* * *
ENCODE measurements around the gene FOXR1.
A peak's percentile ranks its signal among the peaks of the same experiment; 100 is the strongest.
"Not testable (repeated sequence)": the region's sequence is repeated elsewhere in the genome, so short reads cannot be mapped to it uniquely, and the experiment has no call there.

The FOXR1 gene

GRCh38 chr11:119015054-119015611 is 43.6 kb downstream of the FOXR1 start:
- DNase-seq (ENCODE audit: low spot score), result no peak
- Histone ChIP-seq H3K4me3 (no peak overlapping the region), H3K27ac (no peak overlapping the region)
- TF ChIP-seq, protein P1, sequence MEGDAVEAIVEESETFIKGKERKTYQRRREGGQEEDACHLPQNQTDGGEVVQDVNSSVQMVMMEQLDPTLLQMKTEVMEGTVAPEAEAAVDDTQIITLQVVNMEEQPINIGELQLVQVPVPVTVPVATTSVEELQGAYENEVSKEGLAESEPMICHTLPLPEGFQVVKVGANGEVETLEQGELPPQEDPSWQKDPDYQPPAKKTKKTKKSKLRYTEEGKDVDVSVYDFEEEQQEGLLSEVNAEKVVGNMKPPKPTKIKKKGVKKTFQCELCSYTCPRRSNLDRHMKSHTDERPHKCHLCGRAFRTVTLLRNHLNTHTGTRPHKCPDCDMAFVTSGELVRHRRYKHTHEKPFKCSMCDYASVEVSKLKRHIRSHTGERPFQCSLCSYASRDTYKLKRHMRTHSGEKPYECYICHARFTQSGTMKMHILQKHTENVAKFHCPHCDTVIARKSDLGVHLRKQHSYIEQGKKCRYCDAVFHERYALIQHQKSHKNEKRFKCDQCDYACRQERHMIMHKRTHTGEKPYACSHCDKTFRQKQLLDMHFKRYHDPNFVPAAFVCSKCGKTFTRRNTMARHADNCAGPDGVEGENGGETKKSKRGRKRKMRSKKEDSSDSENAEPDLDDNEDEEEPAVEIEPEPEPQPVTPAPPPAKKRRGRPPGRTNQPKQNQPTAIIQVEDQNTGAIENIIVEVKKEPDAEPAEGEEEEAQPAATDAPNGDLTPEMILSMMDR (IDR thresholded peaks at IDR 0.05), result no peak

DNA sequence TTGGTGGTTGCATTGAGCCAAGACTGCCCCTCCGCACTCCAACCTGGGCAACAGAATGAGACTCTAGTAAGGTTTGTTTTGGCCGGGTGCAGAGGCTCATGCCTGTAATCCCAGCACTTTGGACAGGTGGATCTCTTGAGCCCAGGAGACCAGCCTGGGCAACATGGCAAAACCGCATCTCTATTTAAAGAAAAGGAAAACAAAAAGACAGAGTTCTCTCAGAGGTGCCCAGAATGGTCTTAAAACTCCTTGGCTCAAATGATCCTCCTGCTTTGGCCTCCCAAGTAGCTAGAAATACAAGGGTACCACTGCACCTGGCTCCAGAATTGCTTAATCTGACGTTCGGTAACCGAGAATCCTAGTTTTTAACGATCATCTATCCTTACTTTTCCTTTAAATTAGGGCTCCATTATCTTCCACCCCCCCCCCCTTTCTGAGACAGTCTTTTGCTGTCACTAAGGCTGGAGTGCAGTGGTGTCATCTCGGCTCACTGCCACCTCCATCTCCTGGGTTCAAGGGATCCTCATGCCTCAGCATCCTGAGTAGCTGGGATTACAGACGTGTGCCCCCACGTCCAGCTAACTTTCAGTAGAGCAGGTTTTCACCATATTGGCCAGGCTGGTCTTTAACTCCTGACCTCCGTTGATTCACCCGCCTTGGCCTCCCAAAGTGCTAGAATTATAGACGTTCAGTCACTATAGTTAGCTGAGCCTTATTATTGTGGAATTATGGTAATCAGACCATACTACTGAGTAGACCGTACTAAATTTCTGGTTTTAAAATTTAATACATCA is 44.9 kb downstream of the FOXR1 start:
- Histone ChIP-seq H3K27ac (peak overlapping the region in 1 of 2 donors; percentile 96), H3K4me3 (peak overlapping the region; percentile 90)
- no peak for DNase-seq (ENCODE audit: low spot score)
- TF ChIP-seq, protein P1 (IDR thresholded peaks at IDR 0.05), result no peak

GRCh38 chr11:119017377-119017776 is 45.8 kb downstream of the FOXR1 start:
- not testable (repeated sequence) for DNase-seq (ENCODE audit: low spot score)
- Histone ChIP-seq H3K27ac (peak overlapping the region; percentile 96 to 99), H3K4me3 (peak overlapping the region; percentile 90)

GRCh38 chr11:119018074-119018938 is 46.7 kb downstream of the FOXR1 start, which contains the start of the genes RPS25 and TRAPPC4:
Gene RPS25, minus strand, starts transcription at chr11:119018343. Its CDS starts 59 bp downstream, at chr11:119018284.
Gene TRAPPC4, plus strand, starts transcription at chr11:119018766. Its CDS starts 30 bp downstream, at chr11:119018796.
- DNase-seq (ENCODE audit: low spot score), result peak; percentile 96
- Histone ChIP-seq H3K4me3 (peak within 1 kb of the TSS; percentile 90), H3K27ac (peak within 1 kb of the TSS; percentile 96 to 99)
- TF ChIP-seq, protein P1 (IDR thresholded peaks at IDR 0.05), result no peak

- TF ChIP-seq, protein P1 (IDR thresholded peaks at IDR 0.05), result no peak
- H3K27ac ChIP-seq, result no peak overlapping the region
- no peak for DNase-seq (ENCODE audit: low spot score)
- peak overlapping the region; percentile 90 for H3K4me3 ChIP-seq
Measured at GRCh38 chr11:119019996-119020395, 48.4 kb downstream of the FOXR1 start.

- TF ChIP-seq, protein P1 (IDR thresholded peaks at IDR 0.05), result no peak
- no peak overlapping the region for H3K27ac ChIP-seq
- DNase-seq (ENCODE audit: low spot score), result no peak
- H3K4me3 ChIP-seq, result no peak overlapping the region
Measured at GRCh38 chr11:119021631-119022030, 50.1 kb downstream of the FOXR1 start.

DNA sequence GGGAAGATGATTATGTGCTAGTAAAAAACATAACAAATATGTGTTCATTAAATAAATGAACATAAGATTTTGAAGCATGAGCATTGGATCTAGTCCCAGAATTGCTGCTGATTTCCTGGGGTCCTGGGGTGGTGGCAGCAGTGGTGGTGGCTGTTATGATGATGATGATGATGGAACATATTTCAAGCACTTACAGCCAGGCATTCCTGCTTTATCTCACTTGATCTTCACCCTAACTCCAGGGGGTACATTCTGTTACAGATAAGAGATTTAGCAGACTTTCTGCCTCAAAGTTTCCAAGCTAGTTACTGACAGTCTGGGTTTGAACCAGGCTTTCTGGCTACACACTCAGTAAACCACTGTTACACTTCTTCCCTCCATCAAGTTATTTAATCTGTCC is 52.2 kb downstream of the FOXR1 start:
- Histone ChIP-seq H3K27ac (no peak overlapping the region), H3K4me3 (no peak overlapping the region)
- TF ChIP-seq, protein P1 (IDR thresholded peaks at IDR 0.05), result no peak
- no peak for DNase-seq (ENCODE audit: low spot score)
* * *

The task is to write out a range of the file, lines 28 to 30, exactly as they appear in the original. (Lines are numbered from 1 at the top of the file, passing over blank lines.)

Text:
- no peak overlapping the region for H3K27ac ChIP-seq
- DNase-seq (ENCODE audit: low spot score), result no peak
- H3K4me3 ChIP-seq, result no peak overlapping the region